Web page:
Heat/power combination packs a punch
National Post: Jim Harris - November 13, 2009
We can double the efficiency of our current electrical system with a technology that's practical, proven, readily available, inexpensive and technologically simple.
Conventional power plants, whether coal, gas or nuclear, vent waste heat into the atmosphere. Two-thirds of the fuel's energy is wasted as heat. Natural gas-fired power plants only achieve 36% efficiency while for nuclear reactors in Ontario, it's only 33%.
By contrast, combined heat and power (CHP) -- also known as co-generation or co-gen-- uses the waste heat for heating water and nearby buildings. This more than doubles the efficiency to 75% to 90%, depending on the co-gen plant. Using "waste" heat, CHP achieves 200% to 250% higher efficiency in burning fuel than centralized power plants.
Denmark generates a staggering 54% of its power from co-gen. Europe Union Energy Commissioner Andris Piebalgs told the European Parliament in 2008 that energy security starts with energy efficiency, and that the most sustainability energy is saved energy.
CHP plants can be installed in hospitals, schools, offices, factories, apartment buildings and shopping centres. And the heat can be used for a single building or a district heating system, where a series of building are linked by underground insulated steam pipes that carry heat to all the buildings in the loop. Facilities that use a lot of hot water -- such as hospitals and senior citizens residences -- receive even more benefit by cutting the cost of continuously heating water.
Hospitals already have the equipment to benefit from CHP, because they have backup power generators to ensure electricity-powered medical equipment continues to operate in a blackout. The generators can be used then to create both heat and electricity.
A McKinsey & Company 2009 report, Unlocking Energy Efficiency in the U.S. Economy, points to US$130-billion of annual savings in the U.S. economy that is going unrealized. "Energy efficiency offers a vast, low-cost energy resource." All the savings identified are net-present-value positive.
More than $1.2-trillion can be saved by 2020 from energy efficiency, more than $15,000 for a family of four over the next decade. The savings would reduce projected U.S. energy demand by 23% and can be achieved with an investment of roughly half the savings -- $520-billion. The study looked at 675 energy saving measures, and co-gen is one of the largest opportunities identified.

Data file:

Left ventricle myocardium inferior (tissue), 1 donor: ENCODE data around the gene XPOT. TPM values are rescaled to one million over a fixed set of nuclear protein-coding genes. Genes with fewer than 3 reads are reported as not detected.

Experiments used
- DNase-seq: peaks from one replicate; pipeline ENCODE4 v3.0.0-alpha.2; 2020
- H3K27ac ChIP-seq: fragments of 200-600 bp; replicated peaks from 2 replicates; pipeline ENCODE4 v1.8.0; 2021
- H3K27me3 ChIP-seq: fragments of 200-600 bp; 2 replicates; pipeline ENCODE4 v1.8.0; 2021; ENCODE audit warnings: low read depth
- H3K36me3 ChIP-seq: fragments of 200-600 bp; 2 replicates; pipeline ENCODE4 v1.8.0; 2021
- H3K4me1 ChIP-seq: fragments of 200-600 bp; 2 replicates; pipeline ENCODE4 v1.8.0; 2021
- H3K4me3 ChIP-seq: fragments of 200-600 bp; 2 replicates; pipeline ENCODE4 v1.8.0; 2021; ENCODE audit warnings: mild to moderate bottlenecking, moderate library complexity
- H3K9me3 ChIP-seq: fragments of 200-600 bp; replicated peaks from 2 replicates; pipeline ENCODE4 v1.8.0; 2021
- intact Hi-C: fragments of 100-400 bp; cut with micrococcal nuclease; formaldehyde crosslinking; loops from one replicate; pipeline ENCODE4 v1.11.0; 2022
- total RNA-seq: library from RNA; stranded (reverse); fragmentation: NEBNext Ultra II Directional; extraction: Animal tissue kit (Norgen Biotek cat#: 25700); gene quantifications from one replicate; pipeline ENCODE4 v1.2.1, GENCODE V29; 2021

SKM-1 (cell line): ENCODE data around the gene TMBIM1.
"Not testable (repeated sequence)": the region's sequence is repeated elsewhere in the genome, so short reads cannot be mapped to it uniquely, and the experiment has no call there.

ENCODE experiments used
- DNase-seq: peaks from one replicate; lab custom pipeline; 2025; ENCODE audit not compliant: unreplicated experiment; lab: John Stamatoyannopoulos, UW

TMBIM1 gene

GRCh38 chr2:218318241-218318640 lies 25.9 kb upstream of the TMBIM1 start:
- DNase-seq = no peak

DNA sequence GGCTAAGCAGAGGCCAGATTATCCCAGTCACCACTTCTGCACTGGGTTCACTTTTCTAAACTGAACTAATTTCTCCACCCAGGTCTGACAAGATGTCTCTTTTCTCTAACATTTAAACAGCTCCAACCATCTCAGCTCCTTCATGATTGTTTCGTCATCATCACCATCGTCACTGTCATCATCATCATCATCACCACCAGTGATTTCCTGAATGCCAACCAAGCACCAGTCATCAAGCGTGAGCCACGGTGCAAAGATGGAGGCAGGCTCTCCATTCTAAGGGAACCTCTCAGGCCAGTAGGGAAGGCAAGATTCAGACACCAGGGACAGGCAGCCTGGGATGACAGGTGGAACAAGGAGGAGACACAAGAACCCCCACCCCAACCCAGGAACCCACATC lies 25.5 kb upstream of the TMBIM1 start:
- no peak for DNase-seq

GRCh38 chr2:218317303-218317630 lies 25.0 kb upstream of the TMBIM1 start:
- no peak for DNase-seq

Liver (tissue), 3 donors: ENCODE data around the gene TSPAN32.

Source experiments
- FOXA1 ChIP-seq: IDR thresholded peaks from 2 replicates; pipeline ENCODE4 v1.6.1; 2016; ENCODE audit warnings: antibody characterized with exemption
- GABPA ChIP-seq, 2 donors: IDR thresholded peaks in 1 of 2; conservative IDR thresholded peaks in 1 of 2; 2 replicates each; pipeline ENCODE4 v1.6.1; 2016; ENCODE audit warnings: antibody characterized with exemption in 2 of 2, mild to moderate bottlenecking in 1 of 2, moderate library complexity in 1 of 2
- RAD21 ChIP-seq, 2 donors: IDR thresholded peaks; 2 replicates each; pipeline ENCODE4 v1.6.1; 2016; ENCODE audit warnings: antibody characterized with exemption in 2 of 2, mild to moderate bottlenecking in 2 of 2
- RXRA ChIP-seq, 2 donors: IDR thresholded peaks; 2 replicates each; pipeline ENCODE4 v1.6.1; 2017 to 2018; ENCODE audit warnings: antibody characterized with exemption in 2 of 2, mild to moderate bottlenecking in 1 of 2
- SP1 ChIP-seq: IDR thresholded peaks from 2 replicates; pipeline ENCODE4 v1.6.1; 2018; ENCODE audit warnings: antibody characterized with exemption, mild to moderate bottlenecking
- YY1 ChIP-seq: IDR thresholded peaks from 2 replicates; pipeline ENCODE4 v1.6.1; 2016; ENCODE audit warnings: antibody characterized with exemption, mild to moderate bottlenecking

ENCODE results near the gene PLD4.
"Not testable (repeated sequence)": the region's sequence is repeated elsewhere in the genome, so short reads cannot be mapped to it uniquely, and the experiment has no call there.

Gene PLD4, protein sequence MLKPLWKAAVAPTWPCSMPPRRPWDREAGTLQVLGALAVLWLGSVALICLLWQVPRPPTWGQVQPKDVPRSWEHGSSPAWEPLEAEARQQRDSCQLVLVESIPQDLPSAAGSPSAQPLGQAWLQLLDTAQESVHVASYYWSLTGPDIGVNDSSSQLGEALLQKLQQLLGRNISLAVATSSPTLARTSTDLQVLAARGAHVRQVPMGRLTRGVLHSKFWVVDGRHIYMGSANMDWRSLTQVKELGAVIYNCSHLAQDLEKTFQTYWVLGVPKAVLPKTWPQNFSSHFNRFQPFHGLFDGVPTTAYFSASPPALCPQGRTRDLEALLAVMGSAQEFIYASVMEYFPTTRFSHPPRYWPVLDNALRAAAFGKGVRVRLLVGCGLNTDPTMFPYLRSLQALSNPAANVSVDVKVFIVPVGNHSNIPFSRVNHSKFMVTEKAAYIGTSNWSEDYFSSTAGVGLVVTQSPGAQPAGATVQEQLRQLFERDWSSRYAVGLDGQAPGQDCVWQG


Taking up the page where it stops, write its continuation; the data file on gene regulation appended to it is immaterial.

For businesses, co-gen means lower energy bills because of reduced heating, electricity and hot water costs.
As if doubling energy efficiency at a lower capital cost than other forms of generation wasn't enough to convince policy makers that this should be a driving focus, co-gen has two hidden benefits:
Diversified power Co-generation increases the reliability in the grid. Instead of building a 1,000-megawatt power plant which, if it goes offline, has a major effect on the system, having 50 20MW co-gen increases the reliability of the whole grid, because rarely would more than one be down at once. Reduced line loss Canada's grid is built on a philosophy of large electricity generators shipping electricity by high-voltage transmission lines over long distances. This results in an average line loss of 10%-15%. Line loss can peak at 20% during heatwaves, when everyone has their air conditioning on high. High temperatures and high line load mean high transmission loss. In other words, the line loss is highest when we are most in need of power and demand is peaking. CHP projects eliminate line loss as the electricity is consumed where it's generated and reduce the need for new high-voltage transmission lines.
It's time for governments and utilities to have a concerted focus on promoting CHP.
Jim Harris is the author of Blindsided, a No. 1 international bestseller published in 80 countries. He speaks at 40 conferences and seminars a year around the world. E-mail him at